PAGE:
6. 6. OPSEC “What the heck is OPSEC?“ OPSEC, or Operational Security, means keeping your lips sealed and your typing fingers silent about details that shouldn’t be broadcast to the world. In this day and age, the enemy watches Facebook. And Twit- ter. And your blog. And if they’ve found anything juicy there, they’re Hello? Can you hear me now? most likely hacking your email too. So be vague. Everyone in yourWhen You Get That Call Facebook friend list does not need to know that your spouse is com-Everyone dreads one of those calls. The one that starts with a very stern voice ing back to this exact location ongiving official rank and title, before proceeding to use phrases like, “within 24 this day at this time. In fact, no onehours” and “for an unknown length of time.” It’s the kind of phone call that spawns but you needs to know that.a thousand unanswerable questions. “I’m so happy to see Fred veryThese situations are always extremely stressful. How do you account for a half- soon!” is a perfectly good anddozen possible scenarios while remaining calm? And how do you lead others vague status update.through it as well? Don’t repeat any operational de- tails that your family memberStay Calm shares with you. Those who seek to do our service members harmThe trick is to let go of a good deal of control. Plans, expectations, routines – have no trouble putting the puzzlemany of these go out the window when life in the military intersects. pieces together.Roll with it. Move with it. Make the most of what you can affect. Got it? Good. This message will self-destruct inGather Info five seconds.Make the phone calls and gather the information that needs to be sent out. Beproactive and find the best information you can, that family members need.Inform and InstructEveryone is looking for two answers: What is happening? and What should I do?Even an email saying, “There is no news.” is vastly better than silence.Do the best you can to answer these questions. Fill them in on what you’ve found– always with the warning that everything is subject to change. Then give them acouple of action steps they can take.My favorites are laundry and gathering snacks that fit into pockets. Putting handsto work goes a long way to soothing the chaos of a last-minute or unknown mis- “Loose Tweets Sink Fleets.”sion.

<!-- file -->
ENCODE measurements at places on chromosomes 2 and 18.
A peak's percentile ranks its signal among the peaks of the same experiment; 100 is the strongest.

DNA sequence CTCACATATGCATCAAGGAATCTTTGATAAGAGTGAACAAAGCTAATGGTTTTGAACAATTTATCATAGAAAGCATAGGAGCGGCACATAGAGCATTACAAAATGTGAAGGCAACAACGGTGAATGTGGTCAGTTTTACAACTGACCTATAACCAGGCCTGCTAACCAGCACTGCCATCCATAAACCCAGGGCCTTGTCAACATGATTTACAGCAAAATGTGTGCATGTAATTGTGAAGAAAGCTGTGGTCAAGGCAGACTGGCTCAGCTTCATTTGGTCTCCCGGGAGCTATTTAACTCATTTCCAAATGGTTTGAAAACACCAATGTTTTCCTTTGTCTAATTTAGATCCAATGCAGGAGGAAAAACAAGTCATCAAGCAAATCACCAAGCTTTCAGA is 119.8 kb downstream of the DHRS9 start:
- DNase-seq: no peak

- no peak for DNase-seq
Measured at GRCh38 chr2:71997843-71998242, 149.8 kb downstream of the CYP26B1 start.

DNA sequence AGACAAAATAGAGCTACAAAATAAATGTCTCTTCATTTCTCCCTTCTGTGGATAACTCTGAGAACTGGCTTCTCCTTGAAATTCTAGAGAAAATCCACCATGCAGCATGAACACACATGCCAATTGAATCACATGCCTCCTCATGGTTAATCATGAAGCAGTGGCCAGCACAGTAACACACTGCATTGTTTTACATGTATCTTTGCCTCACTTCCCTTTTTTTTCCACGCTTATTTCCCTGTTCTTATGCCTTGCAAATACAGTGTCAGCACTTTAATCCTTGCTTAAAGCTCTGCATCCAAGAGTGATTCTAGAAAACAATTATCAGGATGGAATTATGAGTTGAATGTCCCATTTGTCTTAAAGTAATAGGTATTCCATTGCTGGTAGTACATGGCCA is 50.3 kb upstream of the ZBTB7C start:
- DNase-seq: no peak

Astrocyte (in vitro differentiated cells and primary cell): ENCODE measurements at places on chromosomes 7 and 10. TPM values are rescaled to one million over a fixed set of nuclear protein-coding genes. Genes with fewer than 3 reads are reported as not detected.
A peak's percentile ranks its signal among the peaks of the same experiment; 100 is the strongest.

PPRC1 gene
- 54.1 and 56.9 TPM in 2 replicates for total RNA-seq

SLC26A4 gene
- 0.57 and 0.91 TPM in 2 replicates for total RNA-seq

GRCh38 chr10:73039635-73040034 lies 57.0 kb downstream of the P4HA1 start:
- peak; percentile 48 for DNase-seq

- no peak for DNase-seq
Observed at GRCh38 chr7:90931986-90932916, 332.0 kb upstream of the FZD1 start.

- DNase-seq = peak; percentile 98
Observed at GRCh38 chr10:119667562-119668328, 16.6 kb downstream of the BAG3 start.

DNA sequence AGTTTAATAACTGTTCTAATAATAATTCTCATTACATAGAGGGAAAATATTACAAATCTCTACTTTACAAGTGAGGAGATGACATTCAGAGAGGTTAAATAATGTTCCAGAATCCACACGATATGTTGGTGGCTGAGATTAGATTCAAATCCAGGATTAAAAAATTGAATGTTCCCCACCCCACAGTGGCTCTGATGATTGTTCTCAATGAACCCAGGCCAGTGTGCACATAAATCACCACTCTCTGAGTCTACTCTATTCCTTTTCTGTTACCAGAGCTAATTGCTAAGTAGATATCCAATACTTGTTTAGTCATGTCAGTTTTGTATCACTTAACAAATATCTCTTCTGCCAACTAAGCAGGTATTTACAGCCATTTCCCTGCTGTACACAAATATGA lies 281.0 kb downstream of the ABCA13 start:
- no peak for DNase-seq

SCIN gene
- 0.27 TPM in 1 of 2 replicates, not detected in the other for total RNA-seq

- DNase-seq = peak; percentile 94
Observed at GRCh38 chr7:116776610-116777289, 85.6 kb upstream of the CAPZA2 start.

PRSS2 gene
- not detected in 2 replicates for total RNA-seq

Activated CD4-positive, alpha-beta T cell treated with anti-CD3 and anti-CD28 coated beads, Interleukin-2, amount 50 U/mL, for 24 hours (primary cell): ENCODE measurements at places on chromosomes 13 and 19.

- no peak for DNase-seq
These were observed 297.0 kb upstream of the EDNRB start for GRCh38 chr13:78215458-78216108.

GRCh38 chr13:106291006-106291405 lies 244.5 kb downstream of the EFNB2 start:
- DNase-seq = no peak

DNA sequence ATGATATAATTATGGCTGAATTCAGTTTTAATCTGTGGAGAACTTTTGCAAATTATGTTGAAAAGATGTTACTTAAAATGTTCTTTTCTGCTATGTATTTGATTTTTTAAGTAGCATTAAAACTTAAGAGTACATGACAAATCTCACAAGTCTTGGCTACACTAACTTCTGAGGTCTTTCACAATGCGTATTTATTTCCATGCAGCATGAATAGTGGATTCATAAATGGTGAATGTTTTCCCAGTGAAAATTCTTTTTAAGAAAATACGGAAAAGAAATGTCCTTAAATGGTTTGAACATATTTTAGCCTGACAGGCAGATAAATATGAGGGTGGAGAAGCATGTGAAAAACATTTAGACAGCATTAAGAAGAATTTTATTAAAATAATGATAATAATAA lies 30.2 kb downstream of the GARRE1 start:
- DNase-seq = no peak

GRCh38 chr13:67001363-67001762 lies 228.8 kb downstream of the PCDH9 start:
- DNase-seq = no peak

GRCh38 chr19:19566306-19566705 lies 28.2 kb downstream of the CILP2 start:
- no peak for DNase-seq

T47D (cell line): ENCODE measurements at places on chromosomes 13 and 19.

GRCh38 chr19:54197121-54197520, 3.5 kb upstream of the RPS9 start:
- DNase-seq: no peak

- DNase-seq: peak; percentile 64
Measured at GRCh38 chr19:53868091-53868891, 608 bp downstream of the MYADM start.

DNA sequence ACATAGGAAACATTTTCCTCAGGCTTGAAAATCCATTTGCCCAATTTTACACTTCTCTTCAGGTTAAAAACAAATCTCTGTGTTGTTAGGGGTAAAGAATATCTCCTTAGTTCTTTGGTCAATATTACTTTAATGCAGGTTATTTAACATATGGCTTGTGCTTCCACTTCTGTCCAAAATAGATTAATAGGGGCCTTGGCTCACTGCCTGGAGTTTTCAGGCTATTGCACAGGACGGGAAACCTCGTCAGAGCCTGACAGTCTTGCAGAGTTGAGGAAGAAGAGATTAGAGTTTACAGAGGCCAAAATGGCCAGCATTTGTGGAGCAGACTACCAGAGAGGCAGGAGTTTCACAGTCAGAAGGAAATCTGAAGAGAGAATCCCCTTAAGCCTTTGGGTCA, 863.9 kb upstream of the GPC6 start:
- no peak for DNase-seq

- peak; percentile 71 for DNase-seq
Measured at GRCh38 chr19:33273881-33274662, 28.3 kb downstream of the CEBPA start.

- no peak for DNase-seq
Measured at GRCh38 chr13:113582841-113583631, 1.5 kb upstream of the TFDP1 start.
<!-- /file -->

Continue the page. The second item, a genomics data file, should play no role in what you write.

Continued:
7. 7. The Rumor Mill Jen SchwabThe Rumor Mill is the number one reason why people dread FRGs and getting Available fortogether as family members. And while the FRG is an easy target, we’re all re- • brainstorming,sponsible for the Rumor Mill…even me sometimes. • mentoring,It starts out innocently enough. I hear a piece of information and want to share • and speaking.with the people who would care about it. And in only a few short laps, a voicedhope that they might come home sooner turns into, “I heard the unit is coming Reach her at:home on April 16th.“ jen.schwab@gmail.comWhy? Because we all grasp onto every piece of information we can get. We Find more of Jen’sspeculate. We feel disconnected from our loved ones, and so we’ll grasp at thoughts at:straws just to feel closer and in tune with them. It’s only natural. http://thewell-keptfort.comSome can handle this kind of misinformation better than others, but for everyoneinvolved it becomes a nightmare. You don’t know what information to trust any-more. Who’s really telling us the truth? It adds stress and can even cause irrepa-rable damage when this misinformation concerns reputations, allegations and Who’s Included?hearsay. Everyone. The landscape of military familiesHow do we kill it? has changed over the years. WhileIn two parts. First of all, we need to be aware of what we say to others. If your military wives still make up thesentence starts off with, “I heard…” – think twice about what you’re about to say. biggest demographic, it is essential to recognize anyone that supports + Is it really true information, or is it opinion? a military member as deserving of + What is the benefit to others in hearing this? your group’s time and effort. + What is my motivation is saying this? This includes girlfriends, boy- + Does it really need to be said? friends, aunts and uncles, siblings, and same-sex couples.Secondly, when you hear someone else say, “I heard…” – think twice before re- If they are active components of apeating it. Weigh the validity and value of the information before you pass it on. service member’s support struc-There are great pieces of valid news to pass on, within our networks and the ture, bring them into the fold.FRG. So check your source and check yourself before you speak. Period.Thanks!Thanks for caring about military family members and taking the time to read through this guide on building astrong, effective Family Readiness Group. This is a vision that I’ve developed and refined over time through myexperiences with many FRGs, the good, the bad, and the ugly. I’ve been a military kid, a soldier myself, and nowa military spouse with two kids at home.I have a great desire to see military families continue to hold fast and build each other up. Everyone wants totake care of their fellow family members, but it is difficult to know how. The many regulations will tell you whatnot to do, or what tradition has been—but I wanted to paint a picture for you of what your FRG can be.An FRG - driven by actual needs, led by the right people, and focused on doing the few things that matter, canand will make a difference in the lives of those around it. We need to take care of families, and that starts withyou, in whatever capacity you can make it happen. Go for it! Jen